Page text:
John Green may have privilege, but he is still merely human, and he responded as a large majority of people might have responded to such comments. But, there are other ways he could have responded to create something positive out of this:

  1. He could have chosen not to respond.  That’s hard when you’ve been tagged into the mess, but he could have chosen that path.  In which case this would have been just another tempest in a tumblr.
  2. He could have posted on his blog without linking to the specific tumblr post and talked about how he may not have misused his platform to groom and/or assault teenagers, but that it does happen and gone on to describe the issue of power differentials between adults and teens, creators and fans/consumers, men and women.
  3. He could have talked about how creators have to deal with negative publicity in various forms, and how to keep a thick skin and deal with those issues.  I’m sure that would have been an interesting topic for many of his fans and for his friends, writers and otherwise.
  4. He could have used it as an opportunity to talk about the differences between the cafeteria table and the Internet, and how a social media network like tumblr is not really private, even if you have strong privacy settings.
  5. He could have talked about the dangers of snowballing on the internet, and how one voice alone may not be that big of a deal, but how the nature of the internet encourages people to pile on, to engage in social signalling and how in-group/out-group posturing plays out online.  In this case, Greenies and non-Greenies.  He could still talk about that, except in this case he started the snowball rolling and his fans and friends piled more snow on it until it may have crushed the original commenter.  A fate that person probably did not deserve, despite the contentious issues involved here.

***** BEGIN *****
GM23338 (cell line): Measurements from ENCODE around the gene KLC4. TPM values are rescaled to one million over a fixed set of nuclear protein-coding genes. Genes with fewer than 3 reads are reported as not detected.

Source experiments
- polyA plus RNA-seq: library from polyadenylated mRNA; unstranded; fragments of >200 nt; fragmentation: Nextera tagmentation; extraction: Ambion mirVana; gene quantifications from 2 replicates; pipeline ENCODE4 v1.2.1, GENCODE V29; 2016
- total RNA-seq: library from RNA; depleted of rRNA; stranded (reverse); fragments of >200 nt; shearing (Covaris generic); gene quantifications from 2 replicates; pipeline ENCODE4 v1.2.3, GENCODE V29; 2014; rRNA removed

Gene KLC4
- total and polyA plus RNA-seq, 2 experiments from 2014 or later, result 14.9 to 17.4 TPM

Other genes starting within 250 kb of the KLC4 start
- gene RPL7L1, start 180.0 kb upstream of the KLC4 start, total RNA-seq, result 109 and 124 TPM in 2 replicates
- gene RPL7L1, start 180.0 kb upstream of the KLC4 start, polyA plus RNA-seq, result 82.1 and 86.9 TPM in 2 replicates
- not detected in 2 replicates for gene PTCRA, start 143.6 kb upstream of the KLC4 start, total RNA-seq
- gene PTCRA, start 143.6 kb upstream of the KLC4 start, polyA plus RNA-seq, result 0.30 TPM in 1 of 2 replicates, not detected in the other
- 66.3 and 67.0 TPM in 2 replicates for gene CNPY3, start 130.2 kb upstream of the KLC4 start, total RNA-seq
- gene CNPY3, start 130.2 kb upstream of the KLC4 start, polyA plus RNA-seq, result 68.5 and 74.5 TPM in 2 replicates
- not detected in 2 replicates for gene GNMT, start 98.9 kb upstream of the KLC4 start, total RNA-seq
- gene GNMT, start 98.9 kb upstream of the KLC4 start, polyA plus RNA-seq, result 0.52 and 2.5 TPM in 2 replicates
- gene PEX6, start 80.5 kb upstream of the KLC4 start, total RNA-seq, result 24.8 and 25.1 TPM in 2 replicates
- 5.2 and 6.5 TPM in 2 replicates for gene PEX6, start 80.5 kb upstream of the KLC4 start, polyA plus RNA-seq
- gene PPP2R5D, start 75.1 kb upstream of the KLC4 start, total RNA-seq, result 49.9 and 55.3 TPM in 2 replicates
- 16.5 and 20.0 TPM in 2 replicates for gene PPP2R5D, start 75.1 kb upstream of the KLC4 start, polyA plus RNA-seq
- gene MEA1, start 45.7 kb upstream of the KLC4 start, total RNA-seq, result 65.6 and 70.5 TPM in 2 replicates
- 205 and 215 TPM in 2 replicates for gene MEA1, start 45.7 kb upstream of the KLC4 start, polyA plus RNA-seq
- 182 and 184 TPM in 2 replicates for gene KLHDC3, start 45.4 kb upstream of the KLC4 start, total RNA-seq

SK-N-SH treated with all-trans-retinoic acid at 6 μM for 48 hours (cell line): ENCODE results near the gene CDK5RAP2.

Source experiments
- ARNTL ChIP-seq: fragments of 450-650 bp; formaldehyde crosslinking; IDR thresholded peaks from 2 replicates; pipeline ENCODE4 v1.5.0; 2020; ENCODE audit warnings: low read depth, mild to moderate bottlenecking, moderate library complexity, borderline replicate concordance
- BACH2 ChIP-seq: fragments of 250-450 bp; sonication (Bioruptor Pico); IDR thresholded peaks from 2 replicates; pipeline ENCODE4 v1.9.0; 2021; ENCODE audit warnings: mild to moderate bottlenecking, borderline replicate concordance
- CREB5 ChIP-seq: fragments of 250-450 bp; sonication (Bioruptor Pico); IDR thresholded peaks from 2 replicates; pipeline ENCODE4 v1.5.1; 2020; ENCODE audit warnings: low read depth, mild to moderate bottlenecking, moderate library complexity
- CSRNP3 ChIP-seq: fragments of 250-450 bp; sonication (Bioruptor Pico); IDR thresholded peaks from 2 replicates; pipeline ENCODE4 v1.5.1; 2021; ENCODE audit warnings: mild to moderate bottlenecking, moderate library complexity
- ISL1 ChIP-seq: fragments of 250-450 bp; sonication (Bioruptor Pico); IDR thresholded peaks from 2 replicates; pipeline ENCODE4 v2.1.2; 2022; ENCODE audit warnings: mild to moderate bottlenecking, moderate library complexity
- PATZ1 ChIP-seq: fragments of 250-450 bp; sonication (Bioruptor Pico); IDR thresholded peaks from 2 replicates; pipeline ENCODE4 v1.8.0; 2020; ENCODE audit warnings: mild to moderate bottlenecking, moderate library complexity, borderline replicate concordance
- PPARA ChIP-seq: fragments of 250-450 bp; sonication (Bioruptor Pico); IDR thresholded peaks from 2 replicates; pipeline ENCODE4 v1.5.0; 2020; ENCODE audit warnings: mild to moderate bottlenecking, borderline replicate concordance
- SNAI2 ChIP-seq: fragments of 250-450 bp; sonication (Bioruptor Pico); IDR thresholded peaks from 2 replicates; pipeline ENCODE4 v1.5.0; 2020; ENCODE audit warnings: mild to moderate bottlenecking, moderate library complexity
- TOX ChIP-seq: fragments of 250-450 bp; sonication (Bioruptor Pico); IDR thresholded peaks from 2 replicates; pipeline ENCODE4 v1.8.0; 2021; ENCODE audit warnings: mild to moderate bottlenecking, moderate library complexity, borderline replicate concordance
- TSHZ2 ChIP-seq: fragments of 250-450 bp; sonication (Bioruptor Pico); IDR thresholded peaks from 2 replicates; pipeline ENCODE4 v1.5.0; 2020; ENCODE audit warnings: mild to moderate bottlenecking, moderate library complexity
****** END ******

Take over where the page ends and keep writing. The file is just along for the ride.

6. He could even have talked about how he chooses to engage his fanbase and why, and the pros and cons of this approach, both for him and for others considering making themselves into such a brand.

The fact that he did not do this doesn’t make him an evil monster.  But his response was a bit like like destroying a damn above a little ant-hill because one ant bit him thinking he might be attacking the nest.  He must know by now that no matter what he says, his fans and friends will leap to his defense, even if it’s unnecessary and possibly excessive.  That’s something I hope he’ll be thinking about when situations like this arise in the future.

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One thought on “On John Green and How YA Authors Interact with Their Fanbase

  1. One of my co-bloggers, Atsiko Ureni pointed me to this interesting take on these events and some comments by YA author Maggie Stiefvater: http://pushinghoopswithsticks.com/post/121625874975/real-life-dipper-pines-delladilly.

    I’d like to say that delladilly makes some good points. It can be hard to draw the line between one person’s right to express themselves, and another persons right to defend themselves.

    It’s easy when a person is obviously a pedophile who has assaulted children. Few people will complain when someone expresses their discomfort with such a person. But even if this were not John Green, even if it were a frat boy at a Greek oriented college, or a next-door neighbor in a close community, it can become confusing quickly when allegations are made, or discomfort is expressed without solid proof of wrong-doing.

    Where exactly should the line be, even if just on average, when an adult is interacting with a teenager?

    I’ll probably be doing a follow-up in the next few days looking at that question and how YA authors can work to make sure they aren’t crossing the line.